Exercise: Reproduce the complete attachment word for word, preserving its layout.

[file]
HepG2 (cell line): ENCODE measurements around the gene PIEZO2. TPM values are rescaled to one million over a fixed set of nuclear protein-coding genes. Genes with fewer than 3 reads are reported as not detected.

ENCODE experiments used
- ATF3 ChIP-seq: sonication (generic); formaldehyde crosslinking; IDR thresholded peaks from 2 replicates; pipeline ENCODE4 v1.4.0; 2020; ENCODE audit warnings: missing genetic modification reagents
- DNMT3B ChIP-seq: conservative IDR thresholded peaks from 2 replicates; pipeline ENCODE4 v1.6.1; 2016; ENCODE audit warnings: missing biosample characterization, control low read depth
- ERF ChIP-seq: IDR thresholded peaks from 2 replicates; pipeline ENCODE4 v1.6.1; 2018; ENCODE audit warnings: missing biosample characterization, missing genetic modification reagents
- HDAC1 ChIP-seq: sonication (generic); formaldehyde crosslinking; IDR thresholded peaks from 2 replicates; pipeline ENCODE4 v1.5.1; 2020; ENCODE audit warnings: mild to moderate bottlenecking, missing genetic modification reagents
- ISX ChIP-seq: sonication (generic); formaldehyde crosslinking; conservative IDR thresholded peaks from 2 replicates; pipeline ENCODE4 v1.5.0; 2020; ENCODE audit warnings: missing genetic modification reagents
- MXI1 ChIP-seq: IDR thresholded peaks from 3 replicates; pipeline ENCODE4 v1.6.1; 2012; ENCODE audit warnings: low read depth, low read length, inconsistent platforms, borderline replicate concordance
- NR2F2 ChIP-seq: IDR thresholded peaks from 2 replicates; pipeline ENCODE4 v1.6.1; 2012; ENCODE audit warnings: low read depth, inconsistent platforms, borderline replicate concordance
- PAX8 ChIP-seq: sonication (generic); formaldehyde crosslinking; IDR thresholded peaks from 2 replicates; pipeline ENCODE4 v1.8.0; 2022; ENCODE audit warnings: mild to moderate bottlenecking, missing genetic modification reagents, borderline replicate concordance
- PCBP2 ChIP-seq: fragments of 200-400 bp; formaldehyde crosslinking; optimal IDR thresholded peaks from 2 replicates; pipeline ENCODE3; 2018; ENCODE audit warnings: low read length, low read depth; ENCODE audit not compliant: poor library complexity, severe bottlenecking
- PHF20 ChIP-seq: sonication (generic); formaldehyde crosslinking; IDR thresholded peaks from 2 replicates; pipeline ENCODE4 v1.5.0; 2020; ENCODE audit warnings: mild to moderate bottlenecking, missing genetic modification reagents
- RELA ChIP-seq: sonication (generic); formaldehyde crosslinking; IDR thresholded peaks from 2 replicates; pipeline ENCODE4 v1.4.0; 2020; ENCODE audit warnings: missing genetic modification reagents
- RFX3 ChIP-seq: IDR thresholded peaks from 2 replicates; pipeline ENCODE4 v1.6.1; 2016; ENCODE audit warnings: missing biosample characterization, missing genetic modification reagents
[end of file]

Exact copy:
HepG2 (cell line): ENCODE measurements around the gene PIEZO2. TPM values are rescaled to one million over a fixed set of nuclear protein-coding genes. Genes with fewer than 3 reads are reported as not detected.

ENCODE experiments used
- ATF3 ChIP-seq: sonication (generic); formaldehyde crosslinking; IDR thresholded peaks from 2 replicates; pipeline ENCODE4 v1.4.0; 2020; ENCODE audit warnings: missing genetic modification reagents
- DNMT3B ChIP-seq: conservative IDR thresholded peaks from 2 replicates; pipeline ENCODE4 v1.6.1; 2016; ENCODE audit warnings: missing biosample characterization, control low read depth
- ERF ChIP-seq: IDR thresholded peaks from 2 replicates; pipeline ENCODE4 v1.6.1; 2018; ENCODE audit warnings: missing biosample characterization, missing genetic modification reagents
- HDAC1 ChIP-seq: sonication (generic); formaldehyde crosslinking; IDR thresholded peaks from 2 replicates; pipeline ENCODE4 v1.5.1; 2020; ENCODE audit warnings: mild to moderate bottlenecking, missing genetic modification reagents
- ISX ChIP-seq: sonication (generic); formaldehyde crosslinking; conservative IDR thresholded peaks from 2 replicates; pipeline ENCODE4 v1.5.0; 2020; ENCODE audit warnings: missing genetic modification reagents
- MXI1 ChIP-seq: IDR thresholded peaks from 3 replicates; pipeline ENCODE4 v1.6.1; 2012; ENCODE audit warnings: low read depth, low read length, inconsistent platforms, borderline replicate concordance
- NR2F2 ChIP-seq: IDR thresholded peaks from 2 replicates; pipeline ENCODE4 v1.6.1; 2012; ENCODE audit warnings: low read depth, inconsistent platforms, borderline replicate concordance
- PAX8 ChIP-seq: sonication (generic); formaldehyde crosslinking; IDR thresholded peaks from 2 replicates; pipeline ENCODE4 v1.8.0; 2022; ENCODE audit warnings: mild to moderate bottlenecking, missing genetic modification reagents, borderline replicate concordance
- PCBP2 ChIP-seq: fragments of 200-400 bp; formaldehyde crosslinking; optimal IDR thresholded peaks from 2 replicates; pipeline ENCODE3; 2018; ENCODE audit warnings: low read length, low read depth; ENCODE audit not compliant: poor library complexity, severe bottlenecking
- PHF20 ChIP-seq: sonication (generic); formaldehyde crosslinking; IDR thresholded peaks from 2 replicates; pipeline ENCODE4 v1.5.0; 2020; ENCODE audit warnings: mild to moderate bottlenecking, missing genetic modification reagents
- RELA ChIP-seq: sonication (generic); formaldehyde crosslinking; IDR thresholded peaks from 2 replicates; pipeline ENCODE4 v1.4.0; 2020; ENCODE audit warnings: missing genetic modification reagents
- RFX3 ChIP-seq: IDR thresholded peaks from 2 replicates; pipeline ENCODE4 v1.6.1; 2016; ENCODE audit warnings: missing biosample characterization, missing genetic modification reagents